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Amy Dryer



About the Artist

Born in 1979, Amy attended the Alberta College of Art and Design, 1997 - 2000, The Glasgow School of Art (Scotland) and the Fine Art program at Mount Allison University in Sackville, New Brunswick, where she received her Bachelor of Fine Arts. Her dedication to her craft placed on the cover of Avenue Magazine as Calgary's Best in 2008. She has been profiled in Essential Magazine, Galleries West and on the CTV. Amy has completed artist residences at Emma Lake, Saskatchewan, in 2009, The Banff Centre, Alberta, 2013, Reykjavik, Iceland in 2017 and in Berlin, Germany, 2018. Amy was again featured in Avenue Magazine's Top 40 under 40 in 2016. Amy has shown her work in solo and group exhibitions both nationally and internationally since 2000 and currently is represented in six galleries across Canada. Amy has supported many philanthropic endeavours and most recently donated a major work to the fundraiser initiated by the Ranchmen's Club in support of the Ukranian War Effort. Amy continues to live and work in Calgary.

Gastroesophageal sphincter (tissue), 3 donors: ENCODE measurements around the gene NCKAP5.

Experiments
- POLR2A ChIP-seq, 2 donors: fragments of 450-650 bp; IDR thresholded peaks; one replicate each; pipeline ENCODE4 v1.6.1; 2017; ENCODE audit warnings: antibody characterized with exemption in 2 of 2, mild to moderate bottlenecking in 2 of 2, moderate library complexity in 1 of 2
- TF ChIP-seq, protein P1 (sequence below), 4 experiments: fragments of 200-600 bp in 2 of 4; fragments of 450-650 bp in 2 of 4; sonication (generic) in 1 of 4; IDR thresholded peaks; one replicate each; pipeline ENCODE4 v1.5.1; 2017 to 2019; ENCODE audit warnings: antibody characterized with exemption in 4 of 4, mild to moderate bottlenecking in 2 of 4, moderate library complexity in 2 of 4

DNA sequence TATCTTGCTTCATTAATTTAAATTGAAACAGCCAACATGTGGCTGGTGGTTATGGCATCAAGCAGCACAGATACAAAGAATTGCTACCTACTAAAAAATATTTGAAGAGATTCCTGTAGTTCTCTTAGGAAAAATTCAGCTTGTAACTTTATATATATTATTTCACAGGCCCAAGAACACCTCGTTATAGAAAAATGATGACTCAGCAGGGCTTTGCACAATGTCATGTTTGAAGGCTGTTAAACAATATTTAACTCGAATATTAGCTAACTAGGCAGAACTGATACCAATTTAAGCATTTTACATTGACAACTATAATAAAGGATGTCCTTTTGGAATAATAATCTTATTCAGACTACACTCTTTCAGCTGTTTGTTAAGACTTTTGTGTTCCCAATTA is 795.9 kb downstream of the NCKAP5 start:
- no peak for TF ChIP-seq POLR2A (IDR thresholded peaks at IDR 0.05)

Comments on the Work

Note the figures are Arthur Lismer and Tom Thomson, May, 1914. In a letter to his wife, Arthur Lismer described a three-week sketching trip to Algonquin Park with Tom Thomson in May, 1914: "The first night spent in the North and the thrilling days after were turning points in my life ... the bush, the trails, lakes, waterfalls ... moving camp from one wonderful lake to another-portage and tent pitching, fishing and sketching-and above all, the companionship of a great individual, a wonder with canoe, axe and fish line." Those words describe a pivotal point in the history of Canadian art when a select group of artists lead by Thomson were destined to establish a new Canadian school of art. Amy's painting "Figures, 2016" is based upon a photograph illustrating that moment when Lismer and Thomson are canoeing and sketching in May, 1914 in Algonquin Park, Ontario. The work is German Expressionism in style, slashes of brilliant colour emphasizing the abstract forms and background of the canoeists. Amy has stated "the truest picture of a moment-the figure of a place-occurs in a balanced abstraction of everyday perspectives. To convey this I combine line, form and colour to represent and yet slightly distort my subject matter-this creates a field of view that is both familiar and enigmatic."

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